NASA's Terra satellite flew directly over Iceland on April 19, 2010, allowing the Multi-angle Imaging SpectroRadiometer (MISR) instrument to capture this stereo anaglyph generated from the nadir and 46-degree forward-viewing cameras of the Eyjafjallajökull volcano and its erupting ash plume. In addition to the main plume, there are some smaller streamers visible. They are at lower altitude than the main plume. While the large plume appears elevated above the land surface, the anaglyph gives the erroneous impression that heights of the minor plumes are below the surface. This is an artifact of the presence of wind, which causes motion of the plume features between camera views. A quantitative computer analysis is necessary to separate out wind and height (see PIA13052).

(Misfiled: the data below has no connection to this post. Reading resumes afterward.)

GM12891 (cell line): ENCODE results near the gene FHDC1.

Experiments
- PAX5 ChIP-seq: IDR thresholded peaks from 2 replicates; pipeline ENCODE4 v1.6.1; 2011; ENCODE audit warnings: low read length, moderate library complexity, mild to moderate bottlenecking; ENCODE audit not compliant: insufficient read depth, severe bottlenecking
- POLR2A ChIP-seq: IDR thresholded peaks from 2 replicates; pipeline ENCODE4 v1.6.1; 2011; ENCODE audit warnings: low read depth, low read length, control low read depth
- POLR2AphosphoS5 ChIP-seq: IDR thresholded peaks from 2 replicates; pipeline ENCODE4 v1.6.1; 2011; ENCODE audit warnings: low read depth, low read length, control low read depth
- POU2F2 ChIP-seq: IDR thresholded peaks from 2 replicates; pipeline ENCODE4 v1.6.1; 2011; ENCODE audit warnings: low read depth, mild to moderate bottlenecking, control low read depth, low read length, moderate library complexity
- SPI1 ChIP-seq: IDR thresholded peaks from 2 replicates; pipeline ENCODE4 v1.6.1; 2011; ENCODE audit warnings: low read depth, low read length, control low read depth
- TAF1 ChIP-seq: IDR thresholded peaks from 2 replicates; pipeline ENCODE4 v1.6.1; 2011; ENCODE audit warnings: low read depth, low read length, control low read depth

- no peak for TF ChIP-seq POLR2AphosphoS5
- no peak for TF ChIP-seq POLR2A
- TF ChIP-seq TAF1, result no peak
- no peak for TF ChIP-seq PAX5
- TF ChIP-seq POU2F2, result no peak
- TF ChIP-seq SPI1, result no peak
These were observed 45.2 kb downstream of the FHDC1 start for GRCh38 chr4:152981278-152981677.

MISR was built and is managed by NASA's Jet Propulsion Laboratory, Pasadena, Calif., for NASA's Science Mission Directorate, Washington, D.C. The Terra satellite is managed by NASA's Goddard Space Flight Center, Greenbelt, Md. The MISR data were obtained from the NASA Langley Research Center Atmospheric Science Data Center. JPL is a division of the California Institute of Technology.